Reviews //

BLOOD! On my hands?

Don’t go into The Lamentable Tragedy of Titus Andronicus expecting a peaceful or palatable experience — the source material makes that unthinkable. But if you want to watch student performers tackle an undeniably challenging and confronting play with aplomb, you’d be well-advised to buy a ticket.

Sat in my front row seat in USyd’s intimate Cellar Theatre for SUDS’ The Lamentable Tragedy of Titus Andronicus, I (ironically enough) felt like Lady Macbeth. Which is to say, a spot of blood had appeared on my hand. Only I wasn’t hallucinating — this droplet of fake blood really had flung out off the stage and onto my right pointer. If you’re unfamiliar with the source material, let this be your warning: there will be blood. Lots of it. And some vomit (mercifully less airborne). 

Director Jim Bradshaw and Assistant Director Amelia Vogelsang have adapted the play from Shakespeare’s late Roman setting to a peri-apocalyptic world filled with intergenerational suffering. Their changes to the text are relatively minimal, but the play’s visuals – created by Set and Costume Co-ordinator Bella Wellstead along with Rachel Hui, Sam Hill-Wade, Nikki Eghlimi — communicate the context.

Rubbish is strewn through the performance space. The walls are heavily graffitied, with contemporary messages like ‘no profit on a dead planet’ to be found throughout. The imperial throne is constructed out of debris — an air hose, a car part, some foam. 

The costumes are woven together out of largely black and white scraps of fabric, cords, cans, wire and other refuse. Although their construction recalls primary school craft projects, they’re both visually impactful and manage to pull together references ranging from Roman garb to modern dystopias.

Also eye-catching, if repulsive, are the makeup and special effects from Cedar Podmore, Georgie Eggleton and Adele Beaumont. Horribly real-looking abscesses appear on the faces of many of the characters, along with swishes of black eyeshadow. All up, the visual landscape of the play is undeniably compelling. 

The visuals are matched in tone by the eerie, robotic sound design from Alex Paterson, which feels straight out of a dystopian film, and the washes of bluish light employed by Lighting Designer Oliver Durbridge.

We watch as Titus Andronicus — an aged, noble Roman general played powerfully by Sophie Newby — faces the full, terrible wrath of Tamora, Queen of the Goths, after he kills her son. Kimmi Tonkin captures Tamora’s fury and desire for revenge in all its complexity: her cruelty, her willingness to punish those around Titus for his sins, but also her moments of compassion and mourning.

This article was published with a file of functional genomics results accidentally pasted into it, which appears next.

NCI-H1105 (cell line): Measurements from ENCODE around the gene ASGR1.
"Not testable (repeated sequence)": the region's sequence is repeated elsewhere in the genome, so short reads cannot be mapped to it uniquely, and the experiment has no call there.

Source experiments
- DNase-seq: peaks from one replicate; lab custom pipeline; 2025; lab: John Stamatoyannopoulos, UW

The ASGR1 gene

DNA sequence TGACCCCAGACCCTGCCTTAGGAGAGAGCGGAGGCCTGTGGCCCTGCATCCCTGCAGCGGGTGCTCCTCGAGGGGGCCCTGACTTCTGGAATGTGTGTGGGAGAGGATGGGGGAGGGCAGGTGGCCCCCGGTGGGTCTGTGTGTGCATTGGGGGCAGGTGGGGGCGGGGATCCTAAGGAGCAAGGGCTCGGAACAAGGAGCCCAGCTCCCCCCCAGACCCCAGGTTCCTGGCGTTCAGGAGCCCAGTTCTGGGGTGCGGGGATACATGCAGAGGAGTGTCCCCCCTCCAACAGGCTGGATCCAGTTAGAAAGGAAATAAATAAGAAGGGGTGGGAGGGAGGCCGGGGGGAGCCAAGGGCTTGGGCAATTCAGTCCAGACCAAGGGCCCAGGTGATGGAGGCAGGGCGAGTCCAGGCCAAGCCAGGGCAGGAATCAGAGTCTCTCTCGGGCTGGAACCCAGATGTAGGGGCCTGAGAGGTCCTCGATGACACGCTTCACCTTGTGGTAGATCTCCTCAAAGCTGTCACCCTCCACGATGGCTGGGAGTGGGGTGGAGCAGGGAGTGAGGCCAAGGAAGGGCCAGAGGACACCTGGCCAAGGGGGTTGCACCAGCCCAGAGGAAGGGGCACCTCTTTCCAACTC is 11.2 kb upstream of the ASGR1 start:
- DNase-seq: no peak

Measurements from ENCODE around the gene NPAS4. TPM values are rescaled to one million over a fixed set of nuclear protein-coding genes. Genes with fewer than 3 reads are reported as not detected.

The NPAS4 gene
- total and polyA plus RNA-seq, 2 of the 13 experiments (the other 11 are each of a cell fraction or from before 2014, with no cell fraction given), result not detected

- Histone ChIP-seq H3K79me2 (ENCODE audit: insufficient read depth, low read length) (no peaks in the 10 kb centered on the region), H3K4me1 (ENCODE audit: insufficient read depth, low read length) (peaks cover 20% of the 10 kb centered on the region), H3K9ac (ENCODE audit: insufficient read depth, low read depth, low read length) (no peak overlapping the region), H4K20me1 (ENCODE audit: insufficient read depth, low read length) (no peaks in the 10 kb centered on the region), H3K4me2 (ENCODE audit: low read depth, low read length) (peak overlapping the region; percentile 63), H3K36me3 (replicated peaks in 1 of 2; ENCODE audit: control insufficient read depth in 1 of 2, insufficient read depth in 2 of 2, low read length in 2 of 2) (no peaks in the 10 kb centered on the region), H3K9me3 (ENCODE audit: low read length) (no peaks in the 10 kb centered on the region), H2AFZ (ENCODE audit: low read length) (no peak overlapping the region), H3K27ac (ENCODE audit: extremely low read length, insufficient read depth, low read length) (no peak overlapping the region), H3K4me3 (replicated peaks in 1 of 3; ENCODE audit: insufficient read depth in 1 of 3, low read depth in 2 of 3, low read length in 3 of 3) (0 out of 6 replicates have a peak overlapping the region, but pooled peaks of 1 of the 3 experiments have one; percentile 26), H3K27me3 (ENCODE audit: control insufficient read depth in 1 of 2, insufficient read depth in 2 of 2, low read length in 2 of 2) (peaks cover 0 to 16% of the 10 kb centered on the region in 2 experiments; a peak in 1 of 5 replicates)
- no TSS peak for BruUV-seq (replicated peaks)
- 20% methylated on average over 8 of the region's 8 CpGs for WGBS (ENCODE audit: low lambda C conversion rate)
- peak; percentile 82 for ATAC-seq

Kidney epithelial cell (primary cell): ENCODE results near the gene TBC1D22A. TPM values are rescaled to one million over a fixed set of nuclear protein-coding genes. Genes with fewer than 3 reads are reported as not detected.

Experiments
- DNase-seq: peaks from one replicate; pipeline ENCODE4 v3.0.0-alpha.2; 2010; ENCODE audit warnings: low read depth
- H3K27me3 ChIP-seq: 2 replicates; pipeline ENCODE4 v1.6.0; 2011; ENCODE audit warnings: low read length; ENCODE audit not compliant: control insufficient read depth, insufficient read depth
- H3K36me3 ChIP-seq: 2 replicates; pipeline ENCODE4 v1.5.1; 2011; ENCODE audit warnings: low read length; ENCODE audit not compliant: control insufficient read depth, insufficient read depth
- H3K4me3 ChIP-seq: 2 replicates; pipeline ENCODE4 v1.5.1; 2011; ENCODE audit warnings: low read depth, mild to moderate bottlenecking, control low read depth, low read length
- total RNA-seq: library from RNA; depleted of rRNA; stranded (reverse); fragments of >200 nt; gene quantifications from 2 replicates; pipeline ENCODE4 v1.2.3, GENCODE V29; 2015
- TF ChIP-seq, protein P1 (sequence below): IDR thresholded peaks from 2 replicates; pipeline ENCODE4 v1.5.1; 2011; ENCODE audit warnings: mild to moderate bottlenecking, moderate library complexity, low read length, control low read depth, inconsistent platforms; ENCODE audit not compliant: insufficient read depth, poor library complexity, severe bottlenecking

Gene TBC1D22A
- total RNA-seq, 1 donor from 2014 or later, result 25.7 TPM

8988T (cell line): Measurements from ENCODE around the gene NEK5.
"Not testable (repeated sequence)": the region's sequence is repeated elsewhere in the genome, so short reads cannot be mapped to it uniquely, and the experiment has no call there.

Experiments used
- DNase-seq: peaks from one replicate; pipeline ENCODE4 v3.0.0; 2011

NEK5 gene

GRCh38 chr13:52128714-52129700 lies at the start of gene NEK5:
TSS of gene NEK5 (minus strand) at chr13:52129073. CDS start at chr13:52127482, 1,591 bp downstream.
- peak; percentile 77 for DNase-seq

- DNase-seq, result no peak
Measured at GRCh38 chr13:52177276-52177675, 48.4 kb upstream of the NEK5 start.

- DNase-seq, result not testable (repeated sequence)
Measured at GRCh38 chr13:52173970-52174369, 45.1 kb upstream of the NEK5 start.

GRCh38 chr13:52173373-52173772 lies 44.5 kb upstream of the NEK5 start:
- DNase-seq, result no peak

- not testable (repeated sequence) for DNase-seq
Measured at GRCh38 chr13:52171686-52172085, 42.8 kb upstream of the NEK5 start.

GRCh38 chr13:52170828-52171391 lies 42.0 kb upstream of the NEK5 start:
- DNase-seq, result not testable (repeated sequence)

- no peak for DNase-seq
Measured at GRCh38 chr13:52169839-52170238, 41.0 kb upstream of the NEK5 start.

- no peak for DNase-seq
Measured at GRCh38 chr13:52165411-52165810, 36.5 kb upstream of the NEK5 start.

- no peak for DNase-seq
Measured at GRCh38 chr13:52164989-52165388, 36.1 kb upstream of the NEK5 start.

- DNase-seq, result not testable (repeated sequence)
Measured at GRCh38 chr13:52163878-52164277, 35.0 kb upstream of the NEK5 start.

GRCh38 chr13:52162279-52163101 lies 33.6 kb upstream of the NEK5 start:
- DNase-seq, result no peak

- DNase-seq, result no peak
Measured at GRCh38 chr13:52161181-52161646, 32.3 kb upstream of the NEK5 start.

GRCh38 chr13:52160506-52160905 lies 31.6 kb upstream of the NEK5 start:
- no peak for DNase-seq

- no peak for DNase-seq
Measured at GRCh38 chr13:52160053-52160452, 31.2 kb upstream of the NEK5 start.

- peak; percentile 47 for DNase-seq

Zahara Jithoo’s Aaron provides a similarly delicate balance between outright evil and pathos. At once gleeful in playing the architect of chaos, and moving when it comes to protecting his and Tamora’s child.

Daniel Pritchard lends Roman Emperor Saturninus a convincing mania, oscillating between drunk-on-power gloating and jealous, mean-spirited jabs. Mary Franklin as Marcia provides an anchor point throughout the play, providing a rare grain of morality as the carnage progresses. 

Ruby Zupp portrays Lavinia movingly, the character’s pain rendered tragically, especially after her mutilation. I was curious as to why the adaptation makes Lavinia such a reluctant participant in Titus’ murder of her assailant — not an element of the source material. I would have liked Lavinia to get a moment of vengeance like so many of the other characters, and her total disempowerment felt unnecessary. 

On the theme of vengeance, a high point of the play is the penultimate scene, in which the characters’ various revenge plots come to a head. It’s a frenzy of violence, rendered in all its gross, gory glory. You can see the audience wanting to look away, but not quite being able to.

Don’t go into The Lamentable Tragedy of Titus Andronicus expecting a peaceful or palatable experience — the source material makes that unthinkable. But if you want to watch student performers tackle an undeniably challenging and confronting play with aplomb, you’d be well-advised to buy a ticket.